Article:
If President Obama is going to continue his efforts to level the playing field of minority participation, Democrats need to maintain control of the U.S. Senate. A vote for Michelle Nunn, who is endorsed by the Human Rights Campaign, a national LBGTQ lobby, is a vote to maintain Democratic control of the U.S. Senate. Control of the House and the Senate are important to the President; it is the difference between success and failure. The Democratic-controlled Senate passed the Employment Non-Discrimination Act in as a bipartisan measure. However, House Speaker John Boehner (R-OH) announced immediately after the Senate vote that ENDA was “dead on arrival” in the Republican-controlled U.S. House of Representatives. It is no secret the Republicans have tried consistently to derail the President’s federal non-discrimination agenda. In November, it is important to send a strong message that Georgia isn’t the presumptive “Red State” that Republicans thought it was … your vote can make a difference in all the state-wide contests from the U.S. Senate, the Governor’s Office and the State School Superintendent’s race.

In Georgia, if we want to improve and reform our educational system, if we want to expand Medicaid and strengthen our healthcare system, if we want to fairly register all voters, if we are tired of being dead last in healthcare, education and employment, if we want to pass State Representative Karla Drenner’s Fair Employment Practices Act in the Georgia General Assembly to protect LBGTQ state employees, and if we want a better quality of life for our husbands, our wives, our friends and our families, we need Jason Carter as Governor. It will take strong leadership to change Georgia’s direction. President Obama needs a Governor who will work with him. The President does not need a Governor who jousts at windmills and accuses the President’s Administration of “manipulating” Georgia’s unemployment rate to change the outcome of an election.

President Obama needs LBGTQ Georgians to register, to vote and to be a part of the statewide coalition to retain control of the U.S. Senate and to right the ship of the state of Georgia. President Obama needs Michelle Nunn and Jason Carter.

AG continues to fiddle while Rome burns!

Forbes

Forbes

Georgia’s continued defense of same-sex marriage ban a colossal waste of taxpayer money. 

BY: Gary S. Cox

Earlier in the year, U. S. Supreme Court Justice Ruth Bader Ginsburg in a speech in Minneapolis told an audience to watch the 6th Circuit Court of Appeals, which is comprised of Michigan, Ohio, Kentucky and Tennessee. If the 6th circuit ruled to uphold the state constitutional bans against same-sex marriage, then there would be some urgency for the court to hear the issue on appeal. She noted if the 6th Circuit Court strikes down the bans, then there would be no sense of urgency for the court to enter the fray. The 6th Circuit Court decision is still pending.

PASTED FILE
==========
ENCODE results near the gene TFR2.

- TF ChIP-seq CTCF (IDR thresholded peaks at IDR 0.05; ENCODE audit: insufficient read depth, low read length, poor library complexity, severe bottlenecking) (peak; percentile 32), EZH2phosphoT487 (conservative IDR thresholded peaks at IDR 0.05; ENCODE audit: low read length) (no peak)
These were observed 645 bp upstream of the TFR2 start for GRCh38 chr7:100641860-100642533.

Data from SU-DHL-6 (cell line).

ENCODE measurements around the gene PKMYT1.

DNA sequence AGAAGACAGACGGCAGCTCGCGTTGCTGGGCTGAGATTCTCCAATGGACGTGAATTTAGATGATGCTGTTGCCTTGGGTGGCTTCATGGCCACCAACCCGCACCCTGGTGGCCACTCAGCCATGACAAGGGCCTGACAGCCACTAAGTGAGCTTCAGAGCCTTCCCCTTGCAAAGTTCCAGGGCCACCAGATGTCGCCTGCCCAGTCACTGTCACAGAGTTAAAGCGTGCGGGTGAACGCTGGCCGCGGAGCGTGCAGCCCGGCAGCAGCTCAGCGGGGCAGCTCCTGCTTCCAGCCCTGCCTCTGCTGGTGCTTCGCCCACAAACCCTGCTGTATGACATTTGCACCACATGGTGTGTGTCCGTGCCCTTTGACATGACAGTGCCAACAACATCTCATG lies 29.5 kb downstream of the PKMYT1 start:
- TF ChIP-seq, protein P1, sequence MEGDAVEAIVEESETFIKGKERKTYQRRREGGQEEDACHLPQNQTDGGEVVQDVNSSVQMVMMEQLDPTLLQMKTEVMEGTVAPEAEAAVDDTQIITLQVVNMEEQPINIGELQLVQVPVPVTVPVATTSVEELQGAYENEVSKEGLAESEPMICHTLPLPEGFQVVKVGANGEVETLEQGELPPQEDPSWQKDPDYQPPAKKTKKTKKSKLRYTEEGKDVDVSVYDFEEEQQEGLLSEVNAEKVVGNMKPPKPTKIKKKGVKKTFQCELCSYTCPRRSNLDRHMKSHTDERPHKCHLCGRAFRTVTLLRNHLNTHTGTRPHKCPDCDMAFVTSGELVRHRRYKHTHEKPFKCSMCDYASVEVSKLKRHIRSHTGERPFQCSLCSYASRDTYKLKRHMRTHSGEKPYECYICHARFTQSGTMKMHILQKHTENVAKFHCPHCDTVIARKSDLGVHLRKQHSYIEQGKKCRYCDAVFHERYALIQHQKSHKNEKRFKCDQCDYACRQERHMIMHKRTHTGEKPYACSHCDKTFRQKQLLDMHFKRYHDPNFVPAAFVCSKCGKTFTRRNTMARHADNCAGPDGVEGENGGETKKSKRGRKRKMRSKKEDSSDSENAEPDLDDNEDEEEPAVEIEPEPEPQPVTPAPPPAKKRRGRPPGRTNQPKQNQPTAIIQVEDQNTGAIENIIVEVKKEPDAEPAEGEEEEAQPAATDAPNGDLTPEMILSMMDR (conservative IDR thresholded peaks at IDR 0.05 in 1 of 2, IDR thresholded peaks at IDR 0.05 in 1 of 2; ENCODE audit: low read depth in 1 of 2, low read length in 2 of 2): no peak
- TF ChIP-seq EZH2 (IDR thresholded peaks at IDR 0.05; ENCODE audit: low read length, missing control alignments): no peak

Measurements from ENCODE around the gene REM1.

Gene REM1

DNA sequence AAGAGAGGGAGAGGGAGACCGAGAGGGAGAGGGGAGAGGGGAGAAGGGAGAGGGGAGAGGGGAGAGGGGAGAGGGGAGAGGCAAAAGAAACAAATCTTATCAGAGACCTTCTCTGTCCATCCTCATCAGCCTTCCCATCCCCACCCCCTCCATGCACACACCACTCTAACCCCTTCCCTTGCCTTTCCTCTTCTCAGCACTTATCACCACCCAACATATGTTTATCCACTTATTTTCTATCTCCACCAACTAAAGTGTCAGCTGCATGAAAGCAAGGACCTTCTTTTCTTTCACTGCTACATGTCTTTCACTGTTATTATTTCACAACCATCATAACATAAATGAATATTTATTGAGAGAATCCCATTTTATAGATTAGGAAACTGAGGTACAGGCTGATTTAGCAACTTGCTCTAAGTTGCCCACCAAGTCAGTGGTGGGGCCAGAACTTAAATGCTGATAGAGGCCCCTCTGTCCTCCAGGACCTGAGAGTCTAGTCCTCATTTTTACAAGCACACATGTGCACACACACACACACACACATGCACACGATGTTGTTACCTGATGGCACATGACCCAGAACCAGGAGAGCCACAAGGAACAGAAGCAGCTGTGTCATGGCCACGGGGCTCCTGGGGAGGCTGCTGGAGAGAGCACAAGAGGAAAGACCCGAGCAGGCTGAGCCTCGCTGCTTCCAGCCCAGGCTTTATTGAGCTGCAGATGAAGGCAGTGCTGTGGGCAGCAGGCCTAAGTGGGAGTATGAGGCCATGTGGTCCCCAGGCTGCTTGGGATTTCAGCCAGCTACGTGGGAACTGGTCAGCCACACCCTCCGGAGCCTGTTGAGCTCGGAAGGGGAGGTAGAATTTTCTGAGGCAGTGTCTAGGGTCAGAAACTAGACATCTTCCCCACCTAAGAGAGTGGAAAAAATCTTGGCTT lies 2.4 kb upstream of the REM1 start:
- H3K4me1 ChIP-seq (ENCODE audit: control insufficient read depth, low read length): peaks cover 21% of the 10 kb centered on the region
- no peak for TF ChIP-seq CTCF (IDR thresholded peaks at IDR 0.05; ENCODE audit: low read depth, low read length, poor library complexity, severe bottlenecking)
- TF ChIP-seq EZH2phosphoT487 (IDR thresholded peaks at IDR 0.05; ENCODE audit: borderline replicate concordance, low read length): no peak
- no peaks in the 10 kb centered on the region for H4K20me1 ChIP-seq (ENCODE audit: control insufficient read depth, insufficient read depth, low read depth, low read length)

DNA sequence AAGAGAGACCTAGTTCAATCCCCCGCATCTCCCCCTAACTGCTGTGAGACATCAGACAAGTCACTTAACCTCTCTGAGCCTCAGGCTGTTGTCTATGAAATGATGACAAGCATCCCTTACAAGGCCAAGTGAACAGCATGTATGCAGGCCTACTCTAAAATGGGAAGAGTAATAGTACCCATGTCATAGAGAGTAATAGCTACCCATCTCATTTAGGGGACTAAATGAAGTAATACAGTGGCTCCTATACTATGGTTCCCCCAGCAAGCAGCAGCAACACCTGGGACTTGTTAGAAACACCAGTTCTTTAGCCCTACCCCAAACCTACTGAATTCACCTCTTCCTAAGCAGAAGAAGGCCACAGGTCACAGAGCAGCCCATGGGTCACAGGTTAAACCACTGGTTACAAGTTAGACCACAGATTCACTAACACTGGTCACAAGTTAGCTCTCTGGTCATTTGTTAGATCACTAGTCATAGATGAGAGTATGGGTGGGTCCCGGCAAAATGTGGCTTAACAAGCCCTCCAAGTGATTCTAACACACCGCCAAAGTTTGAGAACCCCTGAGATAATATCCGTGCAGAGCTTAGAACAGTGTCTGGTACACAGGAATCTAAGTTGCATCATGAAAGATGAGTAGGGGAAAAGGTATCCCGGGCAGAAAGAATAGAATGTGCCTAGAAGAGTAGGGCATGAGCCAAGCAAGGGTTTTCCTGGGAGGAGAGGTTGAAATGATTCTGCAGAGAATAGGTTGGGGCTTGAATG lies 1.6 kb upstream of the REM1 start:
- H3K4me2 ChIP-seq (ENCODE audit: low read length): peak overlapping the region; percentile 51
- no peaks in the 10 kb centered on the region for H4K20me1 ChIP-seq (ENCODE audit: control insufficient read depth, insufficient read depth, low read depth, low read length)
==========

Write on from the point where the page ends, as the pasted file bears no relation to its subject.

The decision by the U.S. Supreme Court to decline hearing the petitions of 5 states where the appellate courts struck down their constitutional bans against same sex marriage in effect legalizes same-sex marriage in 30 states. Even a lay person can read the proverbial hand writing on the wall and know, as Ginsburg predicted, the High Court will only enter the fray if there are conflicting appellate court rulings. It is readily apparent how the Supreme Court is leaning on the issue. Remember, it takes 4 Justices to say “Yes” to have a case heard before the court. The votes to reverse the appellate court decisions to strike down state constitutional marriage bans are most likely not there. The same 5-4 split in the “Defense Against Marriage Act” ruling is the most probable outcome predicted by seasoned court watchers, if the court does take up the issue of same-sex marriage.

Now comes the state of Georgia, in a recent article in The Atlanta-Journal Constitution the Attorney General’s office announced the state of Georgia will proceed with its court fight to save the state constitution’s ban on same-sex marriage, the AG’s spokesperson noted. Marriages will begin taking place in the 30 states impacted by the High Court’s decision not to hear any same-sex marriage cases. It is unlikely the High Court will knowingly allow such marriages to take place, then annul those marriages at some future date. Even our Southern neighbors – Virginia, West Virginia, South and North Carolina now have same sex marriage as a direct result of the Supreme Court’s decision. In North Carolina, Governor Pat McCrory grudgingly noted the “acceptance of the inevitability” of same-sex marriage becoming legal in his state. The fight to ban same-sex marriage is over. Yet Georgia’s AG continues to waste taxpayer money in a battle he is predictably to lose. Even Utah’s Governor Gary Herbert, who adamantly opposed same-sex marriage, stated in response to the High Court decision, ” “. . . ultimately we are a nation of laws, and we here in Utah will uphold the law.” The state AG’s office should drop it’s case, as did the AG of North Carolina, and accept the consensus of the American people.